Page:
I admit it - I'm a bit of a camera junkie. I've been a photographer for 20 years, and I know enough to know that the camera you use is simply a tool - and that the true skill of photography lies between our ears. However, I just couldn't help myself from getting a bit tight-chested when I saw that Canon had announced their newest camera in their lineup this week - The EOS 5D Mark II.I left the film world behind in 2000, which I gotta tell you, was way too early - I was shooting 640x480 onto floppies way back when, and the pictures looked like crap. But ever since I got the 3 Megapixel Nikon 990, I've been hooked on digital. I have 11x14 prints taken by that camera, and a few are still my favorites, like the one on the right, "Buttes as a Storm Approaches, Monument Valley, AZ". I've upgraded a few times since then, both in point-n-shoots, as well as in workhorse DSLRs - first the EOS 10D, which I used in 2004 to shoot the DNC and RNC political conventions while working with CNN, and then more recently, with the EOS 5D, which I have taken with me all around the world. I love the 5D. It's got nearly everything that I want as a photographer, in a reasonably lightweight, solid package, and it's built to make most tasks easy and intuitive. I bought it primarily because I love taking wide-angle shos, and the 5D as the first reasonably-priced camera with a true 24mmx35mm sensor - meaning that there is no "magnification factor" when you put a lens on it. A 24mm lens looks like a 24mm lens back when I shot film. A 50mm lens is a normal lens, not a portrait lens like it was on my 10D. It had significantly improved low-ligh characteristics, like really smooth shots up to about ISO 800, which meant that I could get a lot of those birthday-shots-lit-by-a-candle when I fixed a nice fast lens like the 50mm f1.4 to the 5D and shot at 800 or 1600 ISO. My family thanked me, because I was able to get no-flash shots of the kids blowing out birthday candles and I loved it because I could walk around places like Paris and get shots I would never have been able to get before. So when i heard that Canon was finally doing an upgrade to the 5D, I was very excited. And then I heard about the features of the camera, and some of the preproduction reactions by photographers. Some of the things that impressed me:
- New, higher ISO settings - including shots that look nearly noise free at ISO 1600 and 3200. This is amazing. And the camera can go up to ISO 25,600 for when you really are in nearly no light, but I uspect I won't go any highr than ISO 6400. But still, this increase in relatively noiseless high ISO images is nothing short of fantastic. Basically, this means that I'm going to be able to get greater depth of field or faster shutter speeds later at night. This is a very good thing.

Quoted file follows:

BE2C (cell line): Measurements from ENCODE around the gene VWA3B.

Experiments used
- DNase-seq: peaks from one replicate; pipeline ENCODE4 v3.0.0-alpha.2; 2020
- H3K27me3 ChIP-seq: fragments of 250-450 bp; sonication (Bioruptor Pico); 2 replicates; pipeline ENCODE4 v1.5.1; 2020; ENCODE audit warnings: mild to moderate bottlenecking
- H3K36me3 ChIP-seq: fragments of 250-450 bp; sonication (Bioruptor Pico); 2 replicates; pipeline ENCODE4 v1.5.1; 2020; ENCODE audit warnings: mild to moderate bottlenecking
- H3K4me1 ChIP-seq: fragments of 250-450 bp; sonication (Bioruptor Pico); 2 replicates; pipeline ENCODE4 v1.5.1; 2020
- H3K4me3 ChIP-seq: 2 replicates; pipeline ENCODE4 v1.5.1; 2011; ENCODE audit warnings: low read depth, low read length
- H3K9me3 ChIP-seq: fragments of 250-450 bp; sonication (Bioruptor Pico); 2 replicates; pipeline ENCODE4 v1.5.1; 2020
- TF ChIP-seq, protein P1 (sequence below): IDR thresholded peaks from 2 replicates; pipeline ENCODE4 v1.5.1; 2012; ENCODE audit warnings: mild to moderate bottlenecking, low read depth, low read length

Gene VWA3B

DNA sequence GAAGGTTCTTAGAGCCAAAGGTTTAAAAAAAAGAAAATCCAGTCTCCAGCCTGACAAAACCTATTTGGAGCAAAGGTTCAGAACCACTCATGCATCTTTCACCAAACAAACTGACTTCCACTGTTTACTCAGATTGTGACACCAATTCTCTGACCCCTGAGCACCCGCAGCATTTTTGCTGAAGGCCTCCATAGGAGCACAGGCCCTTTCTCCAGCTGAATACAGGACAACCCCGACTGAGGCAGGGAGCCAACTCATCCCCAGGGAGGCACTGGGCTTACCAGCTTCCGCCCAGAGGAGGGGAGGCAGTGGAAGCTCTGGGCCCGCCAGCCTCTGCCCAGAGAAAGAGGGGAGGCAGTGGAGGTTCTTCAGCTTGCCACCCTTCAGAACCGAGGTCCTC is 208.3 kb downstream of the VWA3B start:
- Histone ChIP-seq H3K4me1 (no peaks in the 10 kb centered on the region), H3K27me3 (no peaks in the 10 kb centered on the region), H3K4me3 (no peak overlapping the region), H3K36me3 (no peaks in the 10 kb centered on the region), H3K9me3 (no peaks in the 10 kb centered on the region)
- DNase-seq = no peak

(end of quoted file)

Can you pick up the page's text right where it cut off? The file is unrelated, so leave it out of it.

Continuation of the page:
- 21 Megapixels. Now Megapixels aren't the only judge of quality, but it appears that these 21 megapixels are the real deal - it's truly medium format quality in a 35mm body. Often adding pixels means that the overall sensitivity of the camera drastically drops in low light, but see the item above - Canon has made their sensors dramatically more sensitive, even as they made each individual pixel smaller so that they could cram in 21 Megapixels in. Amazing. Again, a big win.
- 3.9 fps. Now this isn't the super-fast 5fps that sports shooters need, but adding essentially an extra frame per second will definitely feel faster, and let me get more expressions when I'm taking portraits. I'm one of those guys who likes to take lots of shots of people and try to get them relaxed to get lots of different expressions - chances are, you'll end up getting at least one well-exposed, natural smile when you d that. The current 5D is 3fps, but the new one will get me an extra frame per second. That's a good thing.
- Live preview shooting (which means a nearly silent shutter) I'm hoping that I'll be able to get lots more fun candid shots. I haven't had a camera with Live Preview before, but it has been available on Canon's (and some Nikons) for a while, so it must be pretty good. I 'll give it a go, anyway.
- The big kicker: 1080p video along with a microphone jack and HDMI output on the camera. Wow. This is amazing. When I heard about the Nikon D90 coming out that could do video, I was envious. Now when I think about the kids of video productions I can create with my current lens lineup, fast zooms, and fast focus, I get very excited. Add to it the enhanced smoothness and noise reduction at high ISOs and shooting with natural light even in low light sounds like it'll be fun too. Definitely looking forward to filling up lots of hard disks with video to play with. Another plus - it shoots directly to 1080p quicktime movies, so there's no transcoding necessary if you want to edit in iMovie or Final Cut Pro. Sweet.
I could go on and on. I think this camera is going to be a huge seller, and I'm preordering mine - I think that if you don't get in now, this camera is going to be backordered for months. There are downsides oo- like the incompatable set of accessories and batteries, meaning that you're going to have to buy new ones when you get the camera. But for a guy who takes care of his tools, I'm really looking forward to having the 5D Mark II as my new primary camera, and the 5D as it's very worthy backup. And now my Channukah list is complete. This camera comes out sometime in November, just in time for the holiday season. Woo hoo!